Welcome to Managing AML. My name is Dr. Nicholas Short and I'm frequently asked, “Why is it important to repeat genomic analysis at the time of AML relapse and what mutation should be tested?” This is an important question because we now have approved drugs for various genomic abnormalities that are commercially available. Those would include gilteritinib for FLT3 mutations, ivosidenib for IDH1 mutations, and enasidenib for IDH2 mutations.
Often, we might be inclined to rely on the initial genomic profiling that maybe have been performed when a patient was newly diagnosed and use that to guide the treatment over the course of therapy. It's very important actually to repeat this genomic testing at every relapse because we do see that in a minority of patients, they develop, in particular, FLT3 mutations, but also we can see the development or expansion of new IDH1 and IDH2 mutations in this setting. If these are not repeated, then we might miss the opportunity to treat patients with a targeted drug.
Importantly, in these clinical trials, again, particularly for gilteritinib, we know that outcomes in survival is improved with use of a targeted drug rather than intensive chemotherapy, for example. Very important to repeat molecular testing, certainly at least for those targeted mutations, FLT3, IDH1, and IDH2, and that should be done at every relapse. Now, whether or not it's important to repeat testing for other mutations I think really depends on what other therapies you might have access to in your practice.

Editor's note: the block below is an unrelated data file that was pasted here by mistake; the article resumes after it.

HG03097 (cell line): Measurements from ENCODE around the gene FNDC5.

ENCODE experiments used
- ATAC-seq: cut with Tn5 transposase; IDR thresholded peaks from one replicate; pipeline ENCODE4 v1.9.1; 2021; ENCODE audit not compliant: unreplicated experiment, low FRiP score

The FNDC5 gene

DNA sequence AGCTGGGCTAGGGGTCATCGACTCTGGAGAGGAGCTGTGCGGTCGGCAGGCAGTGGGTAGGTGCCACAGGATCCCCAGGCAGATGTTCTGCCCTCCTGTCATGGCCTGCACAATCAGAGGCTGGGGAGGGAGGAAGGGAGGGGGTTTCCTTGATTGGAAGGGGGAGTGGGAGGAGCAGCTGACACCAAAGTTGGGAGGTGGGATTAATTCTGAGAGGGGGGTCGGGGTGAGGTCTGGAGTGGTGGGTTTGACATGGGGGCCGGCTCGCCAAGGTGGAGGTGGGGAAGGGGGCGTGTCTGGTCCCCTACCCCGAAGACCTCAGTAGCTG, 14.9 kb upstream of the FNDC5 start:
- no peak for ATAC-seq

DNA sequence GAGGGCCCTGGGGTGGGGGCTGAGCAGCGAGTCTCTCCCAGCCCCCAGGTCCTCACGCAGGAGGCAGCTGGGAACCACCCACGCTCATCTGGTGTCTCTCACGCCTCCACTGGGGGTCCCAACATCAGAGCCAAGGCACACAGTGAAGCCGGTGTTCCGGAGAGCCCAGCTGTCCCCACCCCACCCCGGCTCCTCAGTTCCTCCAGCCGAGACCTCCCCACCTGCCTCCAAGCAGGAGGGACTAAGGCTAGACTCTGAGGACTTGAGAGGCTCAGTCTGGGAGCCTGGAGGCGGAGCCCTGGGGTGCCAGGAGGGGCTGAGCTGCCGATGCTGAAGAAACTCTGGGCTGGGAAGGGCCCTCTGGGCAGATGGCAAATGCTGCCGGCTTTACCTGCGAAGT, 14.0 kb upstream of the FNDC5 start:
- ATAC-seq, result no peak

If you have patients who you might consider sending for clinical trials, it would certainly be helpful to test for some of those other mutations that are currently being targeted in clinical trials, so that would include also potentially testing for TP53 mutations. We see those develop in about 15% of patients over the course of AML therapy, and now we have clinical trials of magrolimab, which has shown promise. Usually we don't see the emergence of KMT2A rearrangements, those should be present at baseline, or NPM1 mutations. If those were not tested for at diagnosis, they should certainly be tested for at relapse, because we now have clinical trials with menin inhibitors targeting NPM1 mutations or these KMT2 rearrangements.
I would say that the decision about what mutations need to be tested might vary depending on your practice. Certainly, everybody should be tested for FLT3, IDH1, and IDH2 at relapse. If you have access to clinical trials or you often refer patients out to clinical trials, I would also encourage you to do more comprehensive molecular testing so you could identify appropriate clinical trials in your area for that patient. Thank you very much for viewing this activity.